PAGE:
Flying out to Mumbai were two former Pakistani fast bowers, Waqar Younis and Shoaib Akhtar, who have tested Tendulkar at the crease. Also arrriving in Mumbai for a post-match cultural evening in honour of Tendulkar was indi-pop star Jay Sean.

It was Younis who first tested Tendulkar's skills in his debut game against Pakistan. The Pakistani pacer, then one of the fastest and most feared bowlers in the world, broke Tendulkar's nose with a rising delivery but the Little Master shrugged off the pain and the bleeding to play on and give a gutsy account of himself.

Akhtar has beaten Tendulkar for pace in a few games but the highlight will always be the way Tendulkar and Virendra Sehwag brushed aside his fiery pace at the crucial World Cup game in South Africa.

The two greats have come to Mumbai to see Tendulkar walk off the pitch one final time before he joins them on the list of high-profile retirees.

November 11, 12.30pm

Ganguly: Mumbai the right place for send-off

K.R. Nayar

Former Indian captain Sourav Ganguly feels that the Board of Control for Cricket in India’s decision to stage Sachin Tendulkar’s farewell Test in Mumbai is the correct one.

“It is important to send off such a great man with all the respect he deserves,” Ganguly said. “If he had to retire in South Africa, he may not have got the adulation that he is receiving here.”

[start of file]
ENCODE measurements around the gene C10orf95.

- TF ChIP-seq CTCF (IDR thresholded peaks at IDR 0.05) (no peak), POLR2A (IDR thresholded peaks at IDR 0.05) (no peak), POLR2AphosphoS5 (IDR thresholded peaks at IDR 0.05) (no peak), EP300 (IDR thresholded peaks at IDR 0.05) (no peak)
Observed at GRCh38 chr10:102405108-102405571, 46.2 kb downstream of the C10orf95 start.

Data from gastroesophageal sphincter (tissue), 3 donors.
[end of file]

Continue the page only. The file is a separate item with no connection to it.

“If I was Sachin (Tendulkar) maybe I would have gone a year earlier but I think he has got the timing right.”

Ganguly wants Indian cricket to use Tendulkar’s service.  “I am sure Indian cricket would use his service in some manner. He is such a great player.”

Would he want Tendulkar to retire on a high playing a big knock? “For me, it does not matter if he gets a hundred or not in his final Test. He will still be one of the best. He will always be the champion.”

Meanwhile, whether Tendulkar scores a century or not, or whether he gets to bat only once, official broadcaster ESPN has increased their advertising tariff for match. A ten second slot has risen from Rs50,000 (Dh3,000 approx) to Rs120,000 (Dh7,500 approx).

Sponsors like Coca Cola are gearing up for a new campaign involving Tendulkar. Trucks can be seen coming in and out of the Wankhede stadium with huge Tendulkar banners.

Meanwhile, a ramp has been created for Tendulkar’s wheelchair-bound mother to watch the match. Even commuters from the nearby Churchgate railway station are dropping in to watch the preparations for the final Test.

November 11, 9am

Lara lauds Tendulkar's service to the game

K.R. Nayar

Former West Indies captain and legendary batsman Brian Lara hit out at critics who said Sachin Tendulkar prolonged his retirement.

Answering a query on whether Tendulkar should have down tools earlier, Lara pointed out the enormity of his service to cricket.